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Ron DeSantis is likely to face intensified attacks from lesser-known candidates eager to make their mark during tonight’s Republican presidential debate.
South Carolina Senator Tim Scott and businessman Vivek Ramaswamy will look to seize the spotlight to overtake the Florida governor, whose campaign is reeling after a series of missteps.
China, economic policy and the war in Ukraine are all expected to be key topics of discussion, along with abortion rights and immigration. Voters and political donors will be scrutinizing the candidates’ performances to see who deserves their support with the party’s first nominating contests set for January.
The two-hour debate in Milwaukee will air on Fox News at 9 p.m. Eastern time with Bret Baier and Martha MacCallum as hosts. Hadriana Lowenkron and Stephanie Lai overview what to expect.
Politics, Probes and 2024
DeSantis has a golden opportunity to revive his presidential bid at tonight’s debate.
President Joe Biden’s reelection campaign is casting the Republican candidates set to take the debate stage as unable to escape Donald Trump’s “extreme agenda,” even though the former president will skip the event.
Lower-polling Republican presidential candidates who didn’t make the cut for the first debate face a decision: stay in the race, with their prospects dwindling, or drop out months before voting even starts.
Donald Trump’s former Chief of Staff Mark Meadows asked a federal judge in Georgia to block state authorities from arresting him if he fails to surrender by Aug. 25 on charges that he conspired with his ex-boss to overturn the result of the 2020 presidential election.
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On Lawmaker Radars
The next month poses a major test of whether Sen. Bernie Sanders’ (I-Vt.) chairmanship of a key Senate committee will achieve the balancing act of trying to do big things, with calls from Republicans to pursue joint efforts.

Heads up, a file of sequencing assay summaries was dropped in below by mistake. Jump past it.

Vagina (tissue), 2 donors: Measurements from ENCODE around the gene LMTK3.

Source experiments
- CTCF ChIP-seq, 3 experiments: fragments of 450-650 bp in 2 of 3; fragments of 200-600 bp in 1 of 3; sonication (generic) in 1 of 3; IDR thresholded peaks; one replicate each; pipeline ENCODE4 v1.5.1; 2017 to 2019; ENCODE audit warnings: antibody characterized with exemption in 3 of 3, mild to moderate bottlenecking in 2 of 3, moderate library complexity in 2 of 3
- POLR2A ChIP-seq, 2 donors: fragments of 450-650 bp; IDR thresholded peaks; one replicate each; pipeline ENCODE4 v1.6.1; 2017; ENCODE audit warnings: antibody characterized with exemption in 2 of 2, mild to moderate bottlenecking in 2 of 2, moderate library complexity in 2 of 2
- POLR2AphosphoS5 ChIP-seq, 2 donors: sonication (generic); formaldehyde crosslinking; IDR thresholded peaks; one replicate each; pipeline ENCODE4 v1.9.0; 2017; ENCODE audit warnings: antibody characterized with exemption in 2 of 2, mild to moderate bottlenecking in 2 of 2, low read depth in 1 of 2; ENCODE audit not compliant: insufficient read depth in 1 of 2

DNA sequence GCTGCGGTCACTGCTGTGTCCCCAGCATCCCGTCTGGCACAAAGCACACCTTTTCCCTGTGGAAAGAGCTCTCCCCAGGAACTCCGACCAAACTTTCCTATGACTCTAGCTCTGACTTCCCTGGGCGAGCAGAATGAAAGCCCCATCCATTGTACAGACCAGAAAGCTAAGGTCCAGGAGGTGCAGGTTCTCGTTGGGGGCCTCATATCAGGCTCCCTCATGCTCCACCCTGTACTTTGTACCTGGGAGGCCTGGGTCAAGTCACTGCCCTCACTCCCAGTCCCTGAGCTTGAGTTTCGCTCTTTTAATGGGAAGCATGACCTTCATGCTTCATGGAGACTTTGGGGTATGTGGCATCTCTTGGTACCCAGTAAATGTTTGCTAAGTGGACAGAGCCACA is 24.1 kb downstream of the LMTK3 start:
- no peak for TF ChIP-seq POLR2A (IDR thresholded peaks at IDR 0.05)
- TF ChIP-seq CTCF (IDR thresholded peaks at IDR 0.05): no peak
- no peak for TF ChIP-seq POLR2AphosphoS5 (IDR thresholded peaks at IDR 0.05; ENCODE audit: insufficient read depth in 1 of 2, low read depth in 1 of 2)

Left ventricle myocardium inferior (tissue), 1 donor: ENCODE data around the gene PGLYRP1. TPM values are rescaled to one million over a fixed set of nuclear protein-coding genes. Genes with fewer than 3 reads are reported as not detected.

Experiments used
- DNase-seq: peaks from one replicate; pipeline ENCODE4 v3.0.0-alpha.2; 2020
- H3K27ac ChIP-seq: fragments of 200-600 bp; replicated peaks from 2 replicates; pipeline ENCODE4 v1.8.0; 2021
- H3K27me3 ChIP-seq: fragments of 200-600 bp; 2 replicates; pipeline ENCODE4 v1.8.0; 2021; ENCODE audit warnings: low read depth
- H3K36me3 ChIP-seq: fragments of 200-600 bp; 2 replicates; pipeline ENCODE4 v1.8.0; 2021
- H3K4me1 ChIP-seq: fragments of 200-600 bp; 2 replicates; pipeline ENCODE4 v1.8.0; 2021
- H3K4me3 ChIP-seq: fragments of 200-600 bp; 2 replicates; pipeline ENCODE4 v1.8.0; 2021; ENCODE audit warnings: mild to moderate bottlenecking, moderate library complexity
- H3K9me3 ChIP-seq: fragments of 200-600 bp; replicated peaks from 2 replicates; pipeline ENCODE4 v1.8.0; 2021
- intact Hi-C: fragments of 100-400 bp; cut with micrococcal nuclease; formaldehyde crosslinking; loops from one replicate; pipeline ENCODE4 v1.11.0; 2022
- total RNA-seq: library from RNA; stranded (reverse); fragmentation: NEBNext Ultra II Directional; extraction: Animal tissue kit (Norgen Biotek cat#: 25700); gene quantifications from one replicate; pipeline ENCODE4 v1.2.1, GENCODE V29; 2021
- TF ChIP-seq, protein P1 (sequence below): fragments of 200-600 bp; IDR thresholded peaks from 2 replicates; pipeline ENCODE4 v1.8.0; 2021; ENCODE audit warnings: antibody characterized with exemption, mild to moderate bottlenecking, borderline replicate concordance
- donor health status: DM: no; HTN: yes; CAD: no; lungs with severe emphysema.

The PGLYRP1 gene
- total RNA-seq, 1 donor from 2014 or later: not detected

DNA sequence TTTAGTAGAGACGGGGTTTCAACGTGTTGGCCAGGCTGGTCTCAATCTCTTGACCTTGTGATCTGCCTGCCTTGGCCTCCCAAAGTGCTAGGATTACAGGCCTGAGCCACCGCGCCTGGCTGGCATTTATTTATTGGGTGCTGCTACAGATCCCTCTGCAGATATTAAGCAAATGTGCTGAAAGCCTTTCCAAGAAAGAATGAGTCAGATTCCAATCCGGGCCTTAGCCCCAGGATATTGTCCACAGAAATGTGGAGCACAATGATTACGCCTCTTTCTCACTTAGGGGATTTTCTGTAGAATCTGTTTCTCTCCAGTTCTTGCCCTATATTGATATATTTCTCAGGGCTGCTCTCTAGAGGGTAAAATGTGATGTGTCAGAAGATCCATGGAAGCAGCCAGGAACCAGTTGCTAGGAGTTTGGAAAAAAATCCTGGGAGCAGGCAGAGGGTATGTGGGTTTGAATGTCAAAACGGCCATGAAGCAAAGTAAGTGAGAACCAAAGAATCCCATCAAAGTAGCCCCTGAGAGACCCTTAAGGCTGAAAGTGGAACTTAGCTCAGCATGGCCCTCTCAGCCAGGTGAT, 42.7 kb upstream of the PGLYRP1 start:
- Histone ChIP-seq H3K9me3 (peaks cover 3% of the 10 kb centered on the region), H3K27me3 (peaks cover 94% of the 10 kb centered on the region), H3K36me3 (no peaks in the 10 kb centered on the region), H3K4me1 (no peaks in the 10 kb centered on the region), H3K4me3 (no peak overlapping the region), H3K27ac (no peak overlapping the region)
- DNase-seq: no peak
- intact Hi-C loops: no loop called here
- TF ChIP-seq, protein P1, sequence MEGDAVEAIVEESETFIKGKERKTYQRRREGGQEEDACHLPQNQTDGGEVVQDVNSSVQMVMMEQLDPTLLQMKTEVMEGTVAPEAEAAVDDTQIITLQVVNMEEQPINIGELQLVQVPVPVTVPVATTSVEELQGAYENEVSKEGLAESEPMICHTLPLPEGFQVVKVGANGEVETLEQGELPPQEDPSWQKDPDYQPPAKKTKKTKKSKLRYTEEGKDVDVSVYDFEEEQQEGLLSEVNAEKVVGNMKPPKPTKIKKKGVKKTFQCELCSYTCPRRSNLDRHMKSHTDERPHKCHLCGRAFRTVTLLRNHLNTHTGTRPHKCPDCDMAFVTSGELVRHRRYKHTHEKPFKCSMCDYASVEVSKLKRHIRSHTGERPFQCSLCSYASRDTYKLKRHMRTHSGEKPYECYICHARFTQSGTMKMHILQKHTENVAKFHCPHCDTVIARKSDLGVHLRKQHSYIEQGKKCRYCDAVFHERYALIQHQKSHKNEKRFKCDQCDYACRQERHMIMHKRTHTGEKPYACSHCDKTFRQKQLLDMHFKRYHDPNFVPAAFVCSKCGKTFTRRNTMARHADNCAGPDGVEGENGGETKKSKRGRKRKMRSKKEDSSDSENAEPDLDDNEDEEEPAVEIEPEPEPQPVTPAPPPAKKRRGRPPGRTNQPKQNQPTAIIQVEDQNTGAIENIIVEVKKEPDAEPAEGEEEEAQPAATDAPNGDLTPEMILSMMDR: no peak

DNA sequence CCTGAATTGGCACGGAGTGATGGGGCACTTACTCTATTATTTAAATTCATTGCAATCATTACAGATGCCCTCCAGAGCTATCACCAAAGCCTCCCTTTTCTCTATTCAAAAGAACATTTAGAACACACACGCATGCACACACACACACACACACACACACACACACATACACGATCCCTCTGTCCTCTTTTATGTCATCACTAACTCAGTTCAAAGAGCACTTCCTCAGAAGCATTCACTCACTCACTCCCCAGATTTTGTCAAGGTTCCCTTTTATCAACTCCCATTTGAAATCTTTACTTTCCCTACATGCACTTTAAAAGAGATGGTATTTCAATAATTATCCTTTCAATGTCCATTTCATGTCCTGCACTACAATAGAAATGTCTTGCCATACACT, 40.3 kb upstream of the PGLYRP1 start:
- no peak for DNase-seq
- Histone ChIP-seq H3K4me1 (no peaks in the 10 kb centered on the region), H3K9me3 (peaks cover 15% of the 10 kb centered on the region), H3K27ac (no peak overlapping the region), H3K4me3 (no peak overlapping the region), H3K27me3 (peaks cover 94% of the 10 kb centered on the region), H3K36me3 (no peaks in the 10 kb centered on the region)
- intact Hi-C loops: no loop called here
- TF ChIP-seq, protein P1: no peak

A bipartisan group of House lawmakers asked Meta and other online marketplaces about efforts to end the sale of banned and recalled hazardous products on their platforms, according to statement.
- Google’s YouTube continues to collect behavioral data on children in violation of federal child privacy law despite a settlement agreement with the Federal Trade Commission, a group of digital advocacy organizations said. Read more.
The Treasury Department should release detailed information on the potential misuse of $350 billion in Covid-19 aid allocated to state, local, territorial and tribunal governments, Rep. Brad Wenstrup (R-Ohio) writes in a letter to Treasury Secretary Janet Yellen.
- Meanwhile, Regeneronand Johnson & Johnson will receive millions of dollars in US government funding as part of a $5 billion initiative to develop next-generation vaccines and treatments for Covid-19. Read more.
- At the height of the pandemic, the number of renters most vulnerable to displacement reached record levels in the US. But homelessness didn’t explode and the “eviction tsunami” that many housing advocates feared never materialized. Read more.
Around the Administration
The Biden administration will start accepting applications Tuesday for a new income-driven repayment plan, a fresh effort to shore up student loan borrowers facing a cliff as pandemic-era benefits end.
Banking watchdogs will next week propose requiring that banks with as little as $100 billion in assets issue enough long-term debt to cover capital losses if they ever failed.
The Pentagon focuses on dealing with contractors like SpaceX, not individuals like its Chief Executive Officer Elon Musk, a Defense Department spokesman said yesterday.
What Else We’re Reading
In a remote, dusty corner of New Mexico, so near to the Texas border that if you wander too close your smartphone changes time zones, sits a pristine factory that is the best chance for the US to wean itself off an addiction that few knew it had: uranium enriched in Russia.
The leading association of global chip companies is warning that Huawei Technologies Co. is building a collection of secret semiconductor-fabrication facilities across China, a shadow manufacturing network that would let the blacklisted company skirt US sanctions and further the nation’s technology ambitions.
Washington will impose visa limits on some officials in China for their part in forcing Tibetan children to assimilate into mainstream Chinese society, Secretary of State Antony Blinken said yesterday.
To contact the reporter on this story: Katrice Eborn in Washington at email@example.com